First, all child support payments are reported in some way to the child support agency for the state. As such, courts will keep track of the amount of any missed child support payments and may be called to order the party failing to make payments to make up the missed payments. Once again, enforcement actions are usually done with the assistance of child support enforcement agencies.

The child support enforcement agency’s job is to identify, locate, and contact persons with outstanding child support payments. Child support enforcement agencies may use a variety of different methods to attempt to collect child support on behalf of the custodial parent.

If the child support enforcement agency can work out a repayment plan with the parent that owes back child support, they will do so. However, if the parent cannot make payments or agree to a plan, further court action may be necessary.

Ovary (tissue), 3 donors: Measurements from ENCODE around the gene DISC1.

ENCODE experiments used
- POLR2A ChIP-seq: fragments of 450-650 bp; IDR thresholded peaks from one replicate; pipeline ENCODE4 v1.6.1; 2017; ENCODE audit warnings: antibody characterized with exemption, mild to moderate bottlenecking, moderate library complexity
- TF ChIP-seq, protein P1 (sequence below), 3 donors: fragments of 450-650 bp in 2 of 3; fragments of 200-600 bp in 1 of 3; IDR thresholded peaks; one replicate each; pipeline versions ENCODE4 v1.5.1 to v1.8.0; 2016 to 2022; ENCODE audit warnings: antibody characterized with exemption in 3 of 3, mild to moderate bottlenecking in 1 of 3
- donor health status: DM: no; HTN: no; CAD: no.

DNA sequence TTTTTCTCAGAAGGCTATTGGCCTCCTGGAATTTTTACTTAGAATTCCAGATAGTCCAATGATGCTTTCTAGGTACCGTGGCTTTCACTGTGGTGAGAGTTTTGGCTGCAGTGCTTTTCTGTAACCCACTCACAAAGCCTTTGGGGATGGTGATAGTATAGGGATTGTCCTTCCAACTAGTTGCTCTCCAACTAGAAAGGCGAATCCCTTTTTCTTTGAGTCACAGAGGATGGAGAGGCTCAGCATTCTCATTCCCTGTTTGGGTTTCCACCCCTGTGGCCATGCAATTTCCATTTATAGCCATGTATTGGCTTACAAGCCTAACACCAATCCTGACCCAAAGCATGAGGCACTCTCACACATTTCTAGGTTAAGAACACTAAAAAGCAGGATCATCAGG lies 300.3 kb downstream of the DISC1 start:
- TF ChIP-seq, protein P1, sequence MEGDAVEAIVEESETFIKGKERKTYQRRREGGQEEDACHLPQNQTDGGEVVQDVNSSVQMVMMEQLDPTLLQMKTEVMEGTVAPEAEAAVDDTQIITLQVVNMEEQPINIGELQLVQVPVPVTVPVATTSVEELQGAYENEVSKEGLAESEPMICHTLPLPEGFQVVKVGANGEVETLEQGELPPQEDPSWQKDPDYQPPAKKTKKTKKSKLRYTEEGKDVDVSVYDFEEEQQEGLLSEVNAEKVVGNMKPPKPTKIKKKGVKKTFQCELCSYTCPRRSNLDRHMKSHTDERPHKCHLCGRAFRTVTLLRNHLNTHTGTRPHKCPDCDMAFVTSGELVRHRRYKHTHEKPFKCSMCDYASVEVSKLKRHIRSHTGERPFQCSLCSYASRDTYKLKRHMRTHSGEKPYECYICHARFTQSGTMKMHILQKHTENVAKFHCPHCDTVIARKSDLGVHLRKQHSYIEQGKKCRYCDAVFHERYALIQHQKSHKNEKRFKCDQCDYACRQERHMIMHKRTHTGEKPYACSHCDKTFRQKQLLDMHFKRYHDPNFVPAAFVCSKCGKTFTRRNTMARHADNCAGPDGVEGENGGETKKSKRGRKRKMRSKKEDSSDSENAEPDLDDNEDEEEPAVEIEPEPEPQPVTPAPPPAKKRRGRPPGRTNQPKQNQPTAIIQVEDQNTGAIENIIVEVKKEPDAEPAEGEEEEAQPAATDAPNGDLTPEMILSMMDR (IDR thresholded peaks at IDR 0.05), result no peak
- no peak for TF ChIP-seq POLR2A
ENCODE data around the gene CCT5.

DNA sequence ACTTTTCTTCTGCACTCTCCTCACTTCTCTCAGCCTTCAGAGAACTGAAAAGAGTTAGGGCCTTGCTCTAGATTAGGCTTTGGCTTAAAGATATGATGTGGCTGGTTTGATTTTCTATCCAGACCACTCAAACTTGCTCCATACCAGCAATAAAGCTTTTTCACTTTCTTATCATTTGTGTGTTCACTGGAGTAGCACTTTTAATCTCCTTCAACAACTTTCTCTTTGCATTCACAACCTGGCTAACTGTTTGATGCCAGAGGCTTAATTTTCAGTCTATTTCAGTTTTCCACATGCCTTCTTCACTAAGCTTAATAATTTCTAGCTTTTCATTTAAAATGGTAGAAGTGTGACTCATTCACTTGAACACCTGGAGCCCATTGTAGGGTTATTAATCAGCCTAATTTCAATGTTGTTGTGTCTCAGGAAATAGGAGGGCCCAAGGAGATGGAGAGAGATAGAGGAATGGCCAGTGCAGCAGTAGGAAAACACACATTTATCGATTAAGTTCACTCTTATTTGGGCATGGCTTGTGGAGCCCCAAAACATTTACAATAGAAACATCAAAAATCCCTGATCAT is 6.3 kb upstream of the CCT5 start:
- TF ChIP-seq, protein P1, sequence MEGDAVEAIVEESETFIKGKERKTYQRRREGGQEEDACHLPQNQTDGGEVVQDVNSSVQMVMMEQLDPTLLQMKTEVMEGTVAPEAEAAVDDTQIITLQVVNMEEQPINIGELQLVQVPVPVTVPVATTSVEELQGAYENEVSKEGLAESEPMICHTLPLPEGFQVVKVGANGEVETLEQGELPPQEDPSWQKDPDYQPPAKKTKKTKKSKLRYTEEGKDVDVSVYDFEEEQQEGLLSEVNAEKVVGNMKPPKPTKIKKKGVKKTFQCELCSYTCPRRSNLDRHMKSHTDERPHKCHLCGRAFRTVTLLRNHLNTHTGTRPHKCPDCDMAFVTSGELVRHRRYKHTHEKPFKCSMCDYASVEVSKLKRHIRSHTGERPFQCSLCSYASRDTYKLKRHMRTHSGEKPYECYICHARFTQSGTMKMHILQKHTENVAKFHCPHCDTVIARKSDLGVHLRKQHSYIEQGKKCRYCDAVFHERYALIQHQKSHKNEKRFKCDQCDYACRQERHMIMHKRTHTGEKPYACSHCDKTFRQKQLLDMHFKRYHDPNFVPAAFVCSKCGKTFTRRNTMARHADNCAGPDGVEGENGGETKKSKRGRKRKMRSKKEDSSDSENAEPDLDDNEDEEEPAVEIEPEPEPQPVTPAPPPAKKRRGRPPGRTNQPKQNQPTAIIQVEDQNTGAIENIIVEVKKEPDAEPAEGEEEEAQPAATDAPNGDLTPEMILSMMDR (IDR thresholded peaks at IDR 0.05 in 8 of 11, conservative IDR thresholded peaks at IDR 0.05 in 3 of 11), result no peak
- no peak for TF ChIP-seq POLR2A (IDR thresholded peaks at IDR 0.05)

What Are the Consequences of Not Paying Child Support?

Unpaid child support is considered a debt by the party obligated to pay the court-ordered support. As such, unpaid child support can appear on an individual’s credit report if they do not keep up with child support payments.

In most states, the child support enforcement agency for the state is required to report unpaid child support debts once they reach more than $1,000. However, enforcement agencies may exercise discretion and report lesser amounts to credit bureaus. Further, most states must notify the party obligated to make child support payments before reporting the unpaid debt to the credit bureaus. Then, that party will have a reasonable time to dispute the amount of the debt.